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Overview

The great Pierre Reverdy, comrade to Picasso and Braque, peer and contemporary of Wallace Stevens and William Carlos Williams, is among the most mysteriously satisfying of twentieth-century poets, his poems an uncanny mixture of the simple and the sublime. Reverdy’s poetry has exerted a special attraction on American poets, from Kenneth Rexroth to John Ashbery, and this new selection, featuring the work of fourteen distinguished translators, most of it appearing here for the first time, documents that ongoing relationship while offering readers the essential work of an extraordinary writer.


Translated from the French by:

John Ashbery 
Dan Bellm
Mary Ann Caws
Lydia Davis
Marilyn Hacker
Richard Howard
Geoffrey O’Brien
Frank O’Hara
Ron Padgett
Mark Polizzotti
Kenneth Rexroth
Richard Sieburth
Patricia Terry
Rosanna Warren

Product Details

ISBN-13: 9781590176795
Publisher: New York Review Books
Publication date: 10/01/2013
Series: New York Review Books (Paperback)
Pages: 184
Product dimensions: 4.40(w) x 6.90(h) x 0.50(d)

About the Author

Pierre Reverdy (1889–1960) was born in Narbonne in the south of France. At age twenty-one he moved to Paris and became close friends with the artists and writers around Montmartre, particularly with the poets Max Jacob and Guillaume Apollinaire and the painter Juan Gris. During this time, he converted to Catholicism, founded the seminal literary magazine Nord-Sud, married the seamstress Henriette Charlotte Bureau, and began a deep and intimate friendship with Coco Chanel that would last for the rest of his life. In 1926, after publishing several books of poetry that included collaborations with Gris, Picasso, and Georges Braque, he moved with his wife to the village of Solesmes to be near the Benedictine monastery at St. Peter’s Abbey. During the Nazi occupation, he joined the Resistance, refused to publish anything, and wrote the excruciatingly brutal Le Chant de morts (Song of the Dead) that was eventually published in 1948 with illustrations by Picasso. Besides a few trips around Europe and Greece, Reverdy remained in Solesmes for the rest of his life, ever more estranged from society and from his own faith.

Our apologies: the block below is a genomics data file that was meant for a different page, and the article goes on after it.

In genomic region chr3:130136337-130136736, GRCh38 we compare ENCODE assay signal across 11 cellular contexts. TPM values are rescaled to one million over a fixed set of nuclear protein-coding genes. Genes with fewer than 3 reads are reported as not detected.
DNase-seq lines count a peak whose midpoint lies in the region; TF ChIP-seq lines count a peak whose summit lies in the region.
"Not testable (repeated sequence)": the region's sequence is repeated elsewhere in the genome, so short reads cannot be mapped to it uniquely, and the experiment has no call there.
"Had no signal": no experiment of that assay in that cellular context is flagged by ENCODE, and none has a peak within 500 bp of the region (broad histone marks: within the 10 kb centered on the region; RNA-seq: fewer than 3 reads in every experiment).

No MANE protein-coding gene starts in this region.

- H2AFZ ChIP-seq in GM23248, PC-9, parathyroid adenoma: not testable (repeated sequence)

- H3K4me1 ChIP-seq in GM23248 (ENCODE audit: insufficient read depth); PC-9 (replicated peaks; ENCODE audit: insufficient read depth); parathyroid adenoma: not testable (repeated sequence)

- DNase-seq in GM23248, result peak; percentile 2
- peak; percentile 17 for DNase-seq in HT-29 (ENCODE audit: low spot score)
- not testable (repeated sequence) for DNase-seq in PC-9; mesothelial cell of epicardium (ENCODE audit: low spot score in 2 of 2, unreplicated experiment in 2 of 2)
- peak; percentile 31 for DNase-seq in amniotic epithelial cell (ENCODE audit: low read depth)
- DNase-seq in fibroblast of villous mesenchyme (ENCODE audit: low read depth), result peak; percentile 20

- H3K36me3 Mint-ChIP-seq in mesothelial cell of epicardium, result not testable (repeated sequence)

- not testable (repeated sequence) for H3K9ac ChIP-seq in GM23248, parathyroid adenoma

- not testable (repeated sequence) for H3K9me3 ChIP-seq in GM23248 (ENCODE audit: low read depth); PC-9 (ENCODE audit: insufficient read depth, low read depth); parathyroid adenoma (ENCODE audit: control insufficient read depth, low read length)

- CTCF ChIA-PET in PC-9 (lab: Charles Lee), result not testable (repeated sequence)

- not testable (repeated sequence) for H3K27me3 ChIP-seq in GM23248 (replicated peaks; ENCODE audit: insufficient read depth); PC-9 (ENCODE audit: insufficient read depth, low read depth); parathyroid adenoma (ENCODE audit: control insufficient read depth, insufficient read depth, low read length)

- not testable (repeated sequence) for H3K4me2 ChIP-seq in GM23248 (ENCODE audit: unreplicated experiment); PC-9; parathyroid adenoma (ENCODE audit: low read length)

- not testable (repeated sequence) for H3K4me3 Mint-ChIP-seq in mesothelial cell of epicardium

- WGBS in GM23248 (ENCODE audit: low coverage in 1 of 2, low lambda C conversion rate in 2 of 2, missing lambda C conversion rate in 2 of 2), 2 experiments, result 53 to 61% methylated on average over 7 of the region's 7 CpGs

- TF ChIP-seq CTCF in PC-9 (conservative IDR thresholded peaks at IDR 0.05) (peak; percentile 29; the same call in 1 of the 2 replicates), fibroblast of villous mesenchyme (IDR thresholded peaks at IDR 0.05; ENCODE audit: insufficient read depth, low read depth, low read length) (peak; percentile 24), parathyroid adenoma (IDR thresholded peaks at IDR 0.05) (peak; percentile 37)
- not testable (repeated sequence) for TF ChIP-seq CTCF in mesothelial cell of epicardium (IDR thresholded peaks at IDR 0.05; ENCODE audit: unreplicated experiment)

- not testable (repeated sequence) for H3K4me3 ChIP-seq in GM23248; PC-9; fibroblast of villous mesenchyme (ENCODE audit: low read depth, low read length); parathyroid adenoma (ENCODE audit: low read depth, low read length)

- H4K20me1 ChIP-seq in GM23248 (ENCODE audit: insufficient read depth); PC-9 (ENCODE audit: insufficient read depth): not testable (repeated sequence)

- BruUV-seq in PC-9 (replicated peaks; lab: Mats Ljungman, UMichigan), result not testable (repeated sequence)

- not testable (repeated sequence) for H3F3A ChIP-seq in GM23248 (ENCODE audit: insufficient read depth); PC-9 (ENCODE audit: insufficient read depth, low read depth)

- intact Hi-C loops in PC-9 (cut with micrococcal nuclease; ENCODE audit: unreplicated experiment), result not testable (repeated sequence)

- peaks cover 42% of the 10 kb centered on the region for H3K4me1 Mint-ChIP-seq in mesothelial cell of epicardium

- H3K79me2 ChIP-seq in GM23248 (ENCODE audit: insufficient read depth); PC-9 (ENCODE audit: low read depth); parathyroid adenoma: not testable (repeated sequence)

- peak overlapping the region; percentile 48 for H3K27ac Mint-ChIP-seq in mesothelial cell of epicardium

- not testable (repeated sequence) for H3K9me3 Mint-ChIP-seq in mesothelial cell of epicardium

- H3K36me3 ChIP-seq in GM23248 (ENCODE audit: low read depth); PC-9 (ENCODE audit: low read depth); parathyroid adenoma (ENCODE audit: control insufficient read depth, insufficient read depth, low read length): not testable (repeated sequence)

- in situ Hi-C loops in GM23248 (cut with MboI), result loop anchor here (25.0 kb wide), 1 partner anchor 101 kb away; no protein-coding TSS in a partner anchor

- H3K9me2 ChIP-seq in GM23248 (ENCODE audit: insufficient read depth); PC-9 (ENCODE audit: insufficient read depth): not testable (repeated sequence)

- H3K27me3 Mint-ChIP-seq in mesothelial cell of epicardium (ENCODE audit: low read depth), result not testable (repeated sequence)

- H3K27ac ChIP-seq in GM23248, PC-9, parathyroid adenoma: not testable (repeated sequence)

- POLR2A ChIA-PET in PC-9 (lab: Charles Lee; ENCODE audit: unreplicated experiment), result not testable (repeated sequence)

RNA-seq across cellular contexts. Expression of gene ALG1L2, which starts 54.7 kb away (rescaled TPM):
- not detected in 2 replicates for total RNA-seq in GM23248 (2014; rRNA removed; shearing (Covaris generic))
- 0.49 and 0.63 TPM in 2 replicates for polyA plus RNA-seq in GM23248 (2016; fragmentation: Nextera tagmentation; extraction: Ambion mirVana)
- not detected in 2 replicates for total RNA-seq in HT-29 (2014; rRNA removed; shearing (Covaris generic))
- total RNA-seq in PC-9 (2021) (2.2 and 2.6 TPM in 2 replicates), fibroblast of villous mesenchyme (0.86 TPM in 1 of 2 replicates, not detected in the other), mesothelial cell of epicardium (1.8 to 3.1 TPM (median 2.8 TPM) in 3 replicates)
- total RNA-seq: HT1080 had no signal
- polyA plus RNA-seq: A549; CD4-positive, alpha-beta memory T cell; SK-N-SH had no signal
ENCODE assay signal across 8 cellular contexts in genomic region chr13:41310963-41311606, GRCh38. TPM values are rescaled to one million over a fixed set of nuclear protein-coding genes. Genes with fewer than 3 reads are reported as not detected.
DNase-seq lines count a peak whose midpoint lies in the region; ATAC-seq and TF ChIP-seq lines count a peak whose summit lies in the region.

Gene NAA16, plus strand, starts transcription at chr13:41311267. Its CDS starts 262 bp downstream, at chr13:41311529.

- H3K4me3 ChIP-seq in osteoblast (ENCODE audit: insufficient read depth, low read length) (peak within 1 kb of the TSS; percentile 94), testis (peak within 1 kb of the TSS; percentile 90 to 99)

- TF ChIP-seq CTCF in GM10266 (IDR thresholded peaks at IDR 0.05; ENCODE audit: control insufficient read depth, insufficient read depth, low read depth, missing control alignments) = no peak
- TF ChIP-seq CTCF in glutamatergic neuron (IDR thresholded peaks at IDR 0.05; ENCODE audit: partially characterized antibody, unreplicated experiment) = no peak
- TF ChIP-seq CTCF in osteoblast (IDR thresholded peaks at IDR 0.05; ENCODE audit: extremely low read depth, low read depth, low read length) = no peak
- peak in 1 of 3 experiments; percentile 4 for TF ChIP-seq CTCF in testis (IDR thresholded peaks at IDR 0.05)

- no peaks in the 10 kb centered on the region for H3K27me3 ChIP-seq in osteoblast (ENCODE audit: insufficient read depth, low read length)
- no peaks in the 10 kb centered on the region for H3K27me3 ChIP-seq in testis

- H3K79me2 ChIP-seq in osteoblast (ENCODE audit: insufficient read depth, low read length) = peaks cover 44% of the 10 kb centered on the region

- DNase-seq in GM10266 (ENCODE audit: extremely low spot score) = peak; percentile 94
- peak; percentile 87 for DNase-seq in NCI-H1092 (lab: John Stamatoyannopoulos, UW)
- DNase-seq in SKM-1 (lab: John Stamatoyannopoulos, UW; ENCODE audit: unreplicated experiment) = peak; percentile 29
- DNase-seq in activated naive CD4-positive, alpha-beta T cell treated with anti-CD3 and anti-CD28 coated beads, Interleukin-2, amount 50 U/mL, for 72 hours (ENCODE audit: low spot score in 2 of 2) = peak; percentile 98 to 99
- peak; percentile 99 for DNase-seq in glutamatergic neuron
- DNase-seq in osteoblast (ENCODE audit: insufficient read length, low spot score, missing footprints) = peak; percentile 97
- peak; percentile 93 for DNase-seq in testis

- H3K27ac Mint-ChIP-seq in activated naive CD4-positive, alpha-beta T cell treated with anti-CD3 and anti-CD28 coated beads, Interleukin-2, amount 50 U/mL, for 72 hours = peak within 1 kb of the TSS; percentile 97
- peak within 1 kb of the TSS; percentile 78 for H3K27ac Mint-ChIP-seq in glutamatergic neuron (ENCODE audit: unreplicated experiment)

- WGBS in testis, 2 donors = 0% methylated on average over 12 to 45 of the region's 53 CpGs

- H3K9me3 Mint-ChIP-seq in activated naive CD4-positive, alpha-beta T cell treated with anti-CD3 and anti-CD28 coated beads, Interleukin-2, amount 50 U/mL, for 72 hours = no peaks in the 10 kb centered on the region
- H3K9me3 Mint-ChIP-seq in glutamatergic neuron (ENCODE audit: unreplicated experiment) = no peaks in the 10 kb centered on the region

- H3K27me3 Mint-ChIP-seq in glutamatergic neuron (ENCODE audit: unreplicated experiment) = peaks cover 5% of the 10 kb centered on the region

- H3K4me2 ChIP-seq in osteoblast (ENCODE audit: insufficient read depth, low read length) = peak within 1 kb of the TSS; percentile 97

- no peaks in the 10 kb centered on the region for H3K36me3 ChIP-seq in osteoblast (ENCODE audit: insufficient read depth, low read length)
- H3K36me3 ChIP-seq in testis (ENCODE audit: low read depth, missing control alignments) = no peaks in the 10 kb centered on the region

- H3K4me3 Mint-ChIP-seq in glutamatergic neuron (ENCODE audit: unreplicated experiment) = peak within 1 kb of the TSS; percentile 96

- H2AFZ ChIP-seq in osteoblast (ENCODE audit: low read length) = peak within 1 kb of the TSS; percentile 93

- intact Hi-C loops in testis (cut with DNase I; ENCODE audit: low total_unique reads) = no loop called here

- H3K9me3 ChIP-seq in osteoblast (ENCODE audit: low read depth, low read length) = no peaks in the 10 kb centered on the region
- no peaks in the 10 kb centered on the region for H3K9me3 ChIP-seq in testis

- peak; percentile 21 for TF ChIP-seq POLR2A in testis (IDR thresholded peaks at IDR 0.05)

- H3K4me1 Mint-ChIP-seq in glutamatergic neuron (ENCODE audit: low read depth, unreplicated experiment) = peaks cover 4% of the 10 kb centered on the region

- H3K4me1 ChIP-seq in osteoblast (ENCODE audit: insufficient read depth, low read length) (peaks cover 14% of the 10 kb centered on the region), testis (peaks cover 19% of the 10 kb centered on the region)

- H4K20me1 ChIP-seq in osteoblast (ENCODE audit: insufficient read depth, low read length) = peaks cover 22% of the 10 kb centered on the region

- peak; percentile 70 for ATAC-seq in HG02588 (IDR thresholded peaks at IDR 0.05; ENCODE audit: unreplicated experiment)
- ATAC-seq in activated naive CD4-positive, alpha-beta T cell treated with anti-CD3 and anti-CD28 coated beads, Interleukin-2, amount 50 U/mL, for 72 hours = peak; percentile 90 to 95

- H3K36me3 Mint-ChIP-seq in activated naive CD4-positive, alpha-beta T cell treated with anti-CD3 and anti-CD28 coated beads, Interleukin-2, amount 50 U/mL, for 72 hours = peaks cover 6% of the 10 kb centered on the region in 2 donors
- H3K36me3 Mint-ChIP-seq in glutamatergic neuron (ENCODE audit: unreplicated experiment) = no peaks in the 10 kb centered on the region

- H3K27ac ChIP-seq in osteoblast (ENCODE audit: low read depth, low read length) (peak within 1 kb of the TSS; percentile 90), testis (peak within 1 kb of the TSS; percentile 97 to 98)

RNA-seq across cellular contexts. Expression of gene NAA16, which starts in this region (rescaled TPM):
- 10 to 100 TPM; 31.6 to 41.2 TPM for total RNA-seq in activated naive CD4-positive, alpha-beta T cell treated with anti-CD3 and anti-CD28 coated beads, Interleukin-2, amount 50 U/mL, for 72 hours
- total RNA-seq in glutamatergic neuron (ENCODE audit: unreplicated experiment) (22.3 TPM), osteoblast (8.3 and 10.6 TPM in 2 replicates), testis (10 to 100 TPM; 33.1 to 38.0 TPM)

Mary Ann Caws is Distinguished Professor of Comparative Literature, English, and French at the Graduate School of the City University of New York and a Fellow of the American Academy of Arts and Sciences. She is the author of dozens of books, including Glorious Eccentrics: Modernist Women Painting and Writing, The Surrealist Look, and Surprised in Translation; the editor of the Yale Anthology of Twentieth-Century French Poetry; and the translator of, among many others, André Breton, René Char, Robert Desnos, Paul Eluard, Ghérasim Luca, Stéphane Mallarmé, Jacques Roubaud, and Tristan Tzara.

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From the Publisher

“Reverdy, with Paul Eluard...is the purest of the writers of his time.” —Philippe Soupault

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